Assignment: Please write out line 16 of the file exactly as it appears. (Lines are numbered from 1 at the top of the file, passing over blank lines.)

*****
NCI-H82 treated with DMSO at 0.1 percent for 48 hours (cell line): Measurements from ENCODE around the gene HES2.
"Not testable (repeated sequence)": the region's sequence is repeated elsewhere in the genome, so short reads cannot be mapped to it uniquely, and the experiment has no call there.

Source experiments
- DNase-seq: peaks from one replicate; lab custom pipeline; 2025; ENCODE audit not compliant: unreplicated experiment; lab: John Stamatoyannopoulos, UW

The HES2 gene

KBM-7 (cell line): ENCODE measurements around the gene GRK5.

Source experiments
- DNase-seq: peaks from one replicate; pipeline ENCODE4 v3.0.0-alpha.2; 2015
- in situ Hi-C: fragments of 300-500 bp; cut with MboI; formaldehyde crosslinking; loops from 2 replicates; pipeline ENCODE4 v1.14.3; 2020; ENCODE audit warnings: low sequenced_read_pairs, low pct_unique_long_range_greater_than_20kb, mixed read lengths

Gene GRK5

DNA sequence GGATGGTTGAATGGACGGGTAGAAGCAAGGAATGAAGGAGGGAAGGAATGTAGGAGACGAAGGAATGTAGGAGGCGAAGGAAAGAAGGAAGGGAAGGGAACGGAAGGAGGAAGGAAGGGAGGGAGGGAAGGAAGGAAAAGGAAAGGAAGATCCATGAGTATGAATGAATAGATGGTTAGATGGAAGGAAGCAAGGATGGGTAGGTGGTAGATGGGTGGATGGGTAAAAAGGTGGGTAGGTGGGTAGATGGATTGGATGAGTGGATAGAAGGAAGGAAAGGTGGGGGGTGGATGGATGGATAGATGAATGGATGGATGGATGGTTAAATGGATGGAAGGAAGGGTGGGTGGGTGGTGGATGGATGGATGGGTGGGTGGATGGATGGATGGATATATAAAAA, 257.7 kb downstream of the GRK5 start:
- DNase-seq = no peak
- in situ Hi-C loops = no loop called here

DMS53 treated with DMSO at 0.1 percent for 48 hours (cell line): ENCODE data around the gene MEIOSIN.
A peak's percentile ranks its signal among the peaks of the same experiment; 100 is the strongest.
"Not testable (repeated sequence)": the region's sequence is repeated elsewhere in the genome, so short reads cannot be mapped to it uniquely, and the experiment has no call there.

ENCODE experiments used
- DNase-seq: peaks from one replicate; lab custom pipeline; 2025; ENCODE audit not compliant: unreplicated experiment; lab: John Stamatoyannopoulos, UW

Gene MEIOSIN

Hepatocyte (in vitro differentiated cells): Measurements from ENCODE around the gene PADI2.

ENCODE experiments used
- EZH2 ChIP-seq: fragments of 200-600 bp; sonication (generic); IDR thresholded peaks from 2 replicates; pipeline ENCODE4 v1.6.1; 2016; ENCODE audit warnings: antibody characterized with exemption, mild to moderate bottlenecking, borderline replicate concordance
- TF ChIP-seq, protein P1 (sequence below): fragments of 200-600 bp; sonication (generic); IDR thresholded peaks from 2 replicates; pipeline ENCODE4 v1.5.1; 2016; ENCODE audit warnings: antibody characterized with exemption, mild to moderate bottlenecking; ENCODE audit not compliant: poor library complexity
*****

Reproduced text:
"Not testable (repeated sequence)": the region's sequence is repeated elsewhere in the genome, so short reads cannot be mapped to it uniquely, and the experiment has no call there.